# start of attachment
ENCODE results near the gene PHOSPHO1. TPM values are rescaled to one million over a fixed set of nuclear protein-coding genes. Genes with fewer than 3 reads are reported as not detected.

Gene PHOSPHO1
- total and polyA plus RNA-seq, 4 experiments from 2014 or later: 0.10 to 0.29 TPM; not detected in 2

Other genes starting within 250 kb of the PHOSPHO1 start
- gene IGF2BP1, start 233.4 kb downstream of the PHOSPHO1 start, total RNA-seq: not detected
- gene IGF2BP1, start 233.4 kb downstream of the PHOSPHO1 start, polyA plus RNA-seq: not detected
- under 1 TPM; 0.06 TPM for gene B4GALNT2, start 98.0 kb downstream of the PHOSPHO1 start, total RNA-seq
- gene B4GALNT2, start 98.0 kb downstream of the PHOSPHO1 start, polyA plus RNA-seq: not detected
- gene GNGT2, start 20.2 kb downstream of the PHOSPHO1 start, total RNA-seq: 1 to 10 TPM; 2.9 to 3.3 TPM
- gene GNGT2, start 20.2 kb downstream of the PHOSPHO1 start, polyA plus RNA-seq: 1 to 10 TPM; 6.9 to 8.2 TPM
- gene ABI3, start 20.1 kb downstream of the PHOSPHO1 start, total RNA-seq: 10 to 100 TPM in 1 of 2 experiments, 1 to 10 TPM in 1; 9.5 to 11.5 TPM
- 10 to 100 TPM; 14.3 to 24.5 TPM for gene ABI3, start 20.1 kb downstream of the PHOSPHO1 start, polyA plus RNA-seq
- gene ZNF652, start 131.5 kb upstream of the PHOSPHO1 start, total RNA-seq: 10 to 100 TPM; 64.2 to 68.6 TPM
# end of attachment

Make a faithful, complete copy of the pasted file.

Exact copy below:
ENCODE results near the gene PHOSPHO1. TPM values are rescaled to one million over a fixed set of nuclear protein-coding genes. Genes with fewer than 3 reads are reported as not detected.

Gene PHOSPHO1
- total and polyA plus RNA-seq, 4 experiments from 2014 or later: 0.10 to 0.29 TPM; not detected in 2

Other genes starting within 250 kb of the PHOSPHO1 start
- gene IGF2BP1, start 233.4 kb downstream of the PHOSPHO1 start, total RNA-seq: not detected
- gene IGF2BP1, start 233.4 kb downstream of the PHOSPHO1 start, polyA plus RNA-seq: not detected
- under 1 TPM; 0.06 TPM for gene B4GALNT2, start 98.0 kb downstream of the PHOSPHO1 start, total RNA-seq
- gene B4GALNT2, start 98.0 kb downstream of the PHOSPHO1 start, polyA plus RNA-seq: not detected
- gene GNGT2, start 20.2 kb downstream of the PHOSPHO1 start, total RNA-seq: 1 to 10 TPM; 2.9 to 3.3 TPM
- gene GNGT2, start 20.2 kb downstream of the PHOSPHO1 start, polyA plus RNA-seq: 1 to 10 TPM; 6.9 to 8.2 TPM
- gene ABI3, start 20.1 kb downstream of the PHOSPHO1 start, total RNA-seq: 10 to 100 TPM in 1 of 2 experiments, 1 to 10 TPM in 1; 9.5 to 11.5 TPM
- 10 to 100 TPM; 14.3 to 24.5 TPM for gene ABI3, start 20.1 kb downstream of the PHOSPHO1 start, polyA plus RNA-seq
- gene ZNF652, start 131.5 kb upstream of the PHOSPHO1 start, total RNA-seq: 10 to 100 TPM; 64.2 to 68.6 TPM